Obviously charging per hour doesn't work in every situation, like for small items. I certainly don't do it for things like badges and buttons, which I can produce in quantity and thus at much less per piece. And if you're multitasking (spinning and watching TV for instance), i.e. not focused entirely on your work, cut the rate.
However, I've actually had much less success when I don't consider and specifically mention my time. I've found more people are willing to accept "you are paying for both my time and my skill" as a reason when they ask why I charge what I do, rather than "because it's worth it." I wonder if it's because they think the latter sounds kind of arrogant, while they can connect more with the former.
The good news about perceived value is that in the market niche you're going for, Wuggums, people are willing to pay for good product. The perceived value is reasonably good for what you put into it. Chris, I think I first met you on the Regretsy forums? I know you sell in high-level events. Places like that, you can definitely make more if you don't charge per hour. People go with the expectation and willingness to pay a lot.
But for us at a less-than-professional level, a lot of times it's simply not worth it if we don't. I can't sell a blanket that I sunk six hours into for $20 or something and have it be at all profitable.
The cheaper stuff would be good for more crafty things. Not for garments and the like, but I use coarser wool when I want to felt decorative rocks, or felt soap. (Felting softens it some and the texture is good for scrubbing yourself, kinda like a loofah.)
I'm not as good with pricing out smaller things in bulk, since most of my work is done on a commission basis and I've never done a booth anywhere. But, what shadojake said is correct, you'll want things over a range of prices so that people have options. I have products that start at around $20, and my big stuff starts at $125. That leaves a nice range to work in for alternatives for people who want to buy something but can't afford to sink a lot.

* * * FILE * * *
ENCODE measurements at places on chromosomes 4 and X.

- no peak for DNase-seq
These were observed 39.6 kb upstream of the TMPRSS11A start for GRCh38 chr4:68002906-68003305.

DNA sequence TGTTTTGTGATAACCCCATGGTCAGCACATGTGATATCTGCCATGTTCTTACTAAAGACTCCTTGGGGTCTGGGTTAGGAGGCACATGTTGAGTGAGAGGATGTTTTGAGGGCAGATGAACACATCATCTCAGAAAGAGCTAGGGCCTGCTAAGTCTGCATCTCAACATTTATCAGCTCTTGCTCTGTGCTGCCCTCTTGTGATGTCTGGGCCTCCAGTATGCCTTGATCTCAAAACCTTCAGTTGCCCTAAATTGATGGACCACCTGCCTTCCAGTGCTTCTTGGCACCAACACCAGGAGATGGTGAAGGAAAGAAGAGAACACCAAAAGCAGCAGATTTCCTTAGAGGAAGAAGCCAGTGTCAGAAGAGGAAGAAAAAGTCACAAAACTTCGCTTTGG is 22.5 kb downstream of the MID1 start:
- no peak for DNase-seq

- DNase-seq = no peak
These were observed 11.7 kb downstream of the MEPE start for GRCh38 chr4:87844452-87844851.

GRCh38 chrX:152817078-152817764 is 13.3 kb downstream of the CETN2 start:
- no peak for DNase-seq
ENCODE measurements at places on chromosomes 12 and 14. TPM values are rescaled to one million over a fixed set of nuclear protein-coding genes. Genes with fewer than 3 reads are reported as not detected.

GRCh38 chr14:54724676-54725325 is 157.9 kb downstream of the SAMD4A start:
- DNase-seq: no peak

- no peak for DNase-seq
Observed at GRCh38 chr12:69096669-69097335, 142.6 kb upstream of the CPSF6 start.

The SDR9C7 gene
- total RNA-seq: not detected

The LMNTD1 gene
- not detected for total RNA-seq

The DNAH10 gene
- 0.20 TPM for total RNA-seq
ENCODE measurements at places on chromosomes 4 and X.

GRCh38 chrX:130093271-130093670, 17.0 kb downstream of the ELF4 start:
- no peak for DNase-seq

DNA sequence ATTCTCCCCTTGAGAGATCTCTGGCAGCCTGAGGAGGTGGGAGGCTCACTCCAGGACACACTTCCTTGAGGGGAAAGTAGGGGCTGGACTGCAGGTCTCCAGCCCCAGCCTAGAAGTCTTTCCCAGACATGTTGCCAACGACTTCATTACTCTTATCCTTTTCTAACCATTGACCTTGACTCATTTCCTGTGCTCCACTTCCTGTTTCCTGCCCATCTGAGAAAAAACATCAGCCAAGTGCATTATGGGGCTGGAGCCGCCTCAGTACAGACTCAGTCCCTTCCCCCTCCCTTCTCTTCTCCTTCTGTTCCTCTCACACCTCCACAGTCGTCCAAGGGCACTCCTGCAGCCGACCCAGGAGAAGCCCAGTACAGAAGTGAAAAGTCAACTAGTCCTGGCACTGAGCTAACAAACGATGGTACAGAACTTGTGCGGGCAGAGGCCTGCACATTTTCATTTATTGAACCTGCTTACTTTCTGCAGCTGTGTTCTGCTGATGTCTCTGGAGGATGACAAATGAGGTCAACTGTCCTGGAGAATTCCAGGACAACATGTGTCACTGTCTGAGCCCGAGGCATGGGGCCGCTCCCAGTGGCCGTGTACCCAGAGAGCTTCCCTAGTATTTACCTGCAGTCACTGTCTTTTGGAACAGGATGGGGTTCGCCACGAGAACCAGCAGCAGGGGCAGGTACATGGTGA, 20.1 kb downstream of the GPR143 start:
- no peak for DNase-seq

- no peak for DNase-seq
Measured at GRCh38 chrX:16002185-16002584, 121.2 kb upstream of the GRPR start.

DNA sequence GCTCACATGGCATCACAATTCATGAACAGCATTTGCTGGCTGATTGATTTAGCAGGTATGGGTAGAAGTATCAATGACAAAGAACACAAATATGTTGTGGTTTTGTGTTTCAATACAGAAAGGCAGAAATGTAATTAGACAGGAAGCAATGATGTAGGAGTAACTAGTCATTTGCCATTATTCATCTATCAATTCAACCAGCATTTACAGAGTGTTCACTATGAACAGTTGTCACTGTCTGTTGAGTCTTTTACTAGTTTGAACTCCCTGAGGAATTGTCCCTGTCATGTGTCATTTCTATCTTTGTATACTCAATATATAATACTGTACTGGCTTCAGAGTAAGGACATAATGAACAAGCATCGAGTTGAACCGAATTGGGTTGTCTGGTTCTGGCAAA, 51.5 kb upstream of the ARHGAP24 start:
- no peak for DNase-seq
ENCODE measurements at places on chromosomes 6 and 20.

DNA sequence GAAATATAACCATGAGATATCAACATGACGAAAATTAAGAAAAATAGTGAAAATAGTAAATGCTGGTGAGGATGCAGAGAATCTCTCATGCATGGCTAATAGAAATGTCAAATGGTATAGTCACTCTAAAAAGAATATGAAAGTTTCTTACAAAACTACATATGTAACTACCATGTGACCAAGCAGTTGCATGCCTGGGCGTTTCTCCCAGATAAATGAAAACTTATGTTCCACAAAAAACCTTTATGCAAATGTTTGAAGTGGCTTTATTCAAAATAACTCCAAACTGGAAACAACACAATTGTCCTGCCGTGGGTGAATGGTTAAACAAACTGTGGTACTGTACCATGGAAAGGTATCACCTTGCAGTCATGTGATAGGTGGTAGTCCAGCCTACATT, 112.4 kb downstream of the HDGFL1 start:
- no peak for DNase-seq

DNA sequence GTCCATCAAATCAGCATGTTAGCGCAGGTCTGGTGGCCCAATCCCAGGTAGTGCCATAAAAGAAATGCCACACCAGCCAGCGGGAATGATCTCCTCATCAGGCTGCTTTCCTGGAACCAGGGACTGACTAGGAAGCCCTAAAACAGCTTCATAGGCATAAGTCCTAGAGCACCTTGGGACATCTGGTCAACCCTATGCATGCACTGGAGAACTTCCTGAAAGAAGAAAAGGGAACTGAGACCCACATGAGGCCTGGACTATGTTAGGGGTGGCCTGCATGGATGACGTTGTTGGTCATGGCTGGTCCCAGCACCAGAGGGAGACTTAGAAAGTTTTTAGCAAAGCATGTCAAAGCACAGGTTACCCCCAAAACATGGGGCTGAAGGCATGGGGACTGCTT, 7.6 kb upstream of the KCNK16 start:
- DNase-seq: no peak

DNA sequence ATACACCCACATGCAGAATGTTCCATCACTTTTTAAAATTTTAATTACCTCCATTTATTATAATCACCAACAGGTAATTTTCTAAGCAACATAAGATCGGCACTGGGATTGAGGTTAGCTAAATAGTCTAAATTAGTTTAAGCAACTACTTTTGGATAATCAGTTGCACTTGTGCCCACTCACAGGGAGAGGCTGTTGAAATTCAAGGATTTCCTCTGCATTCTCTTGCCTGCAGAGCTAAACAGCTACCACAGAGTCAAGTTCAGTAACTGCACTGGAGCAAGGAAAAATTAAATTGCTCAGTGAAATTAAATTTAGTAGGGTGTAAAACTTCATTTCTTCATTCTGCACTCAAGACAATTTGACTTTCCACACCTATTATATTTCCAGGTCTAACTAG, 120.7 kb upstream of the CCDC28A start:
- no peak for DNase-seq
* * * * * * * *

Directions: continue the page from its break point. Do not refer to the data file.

Do you dye your own fiber? If so, you can also consider selling hanks of roving for people who want to spin their own. It's a cheaper way for people to still be able to get your product, since you don't have to add the investment of spinning into the price.
I also build in something into the price for my time. Not all crafts people do this. I believe they do the rest of the crafts people a disservice by not building their time into their prices. It is best to do this from the beginning, then there is no sticker shock later when you increase prices to cover it.
I agree 100% with this. Selling without paying yourself for your time, or trying to be "competitive" by charging next to nothing, screws over artisans and artists in general. It creates a low perception of value for handmade pieces, which is part of why I work on commission -- I'm selling only to people who understand why the price is what it is.
It's part of why garments would be a bad idea. Even if you're only paying yourself $5/hour (and I charge much more for my time), how many hours will a sweater take? There's a nasty belief that because it's art, we should be happy to accept very little for our work, as if our time is worth less because we're not playing with computers or whatever. Don't let people treat you like that, you deserve fair pay for what you do and your effort is not worth less because of what you put it into.
I would personally go for a superior product over a cheap one. People who use and know yarn don't flinch at paying a high premium for the good stuff; there's a reason that LYS stay in business and it's not just because of people who want to support a local economy. They know that premium fiber is expensive to buy in the first place, but significantly more pleasurable to work with, too.
It would probably be worth selling some of the cheaper stuff, too, for people who want to felt decorative objects and what have you. But I feel like your main money-maker in selling your yarn would be to make a name for yourself as someone who sells a unique, quality product.
Steer clear of the garments. In my experience a lot of people just balk at the price you would need to charge on a completed garment (or blanket) to make selling it worth your while. Remember that your time as well as your supplies are worth money, and that you'd have to sink a lot more time into a single garment than you would into dyeing and spinning. It's simply not as profitable.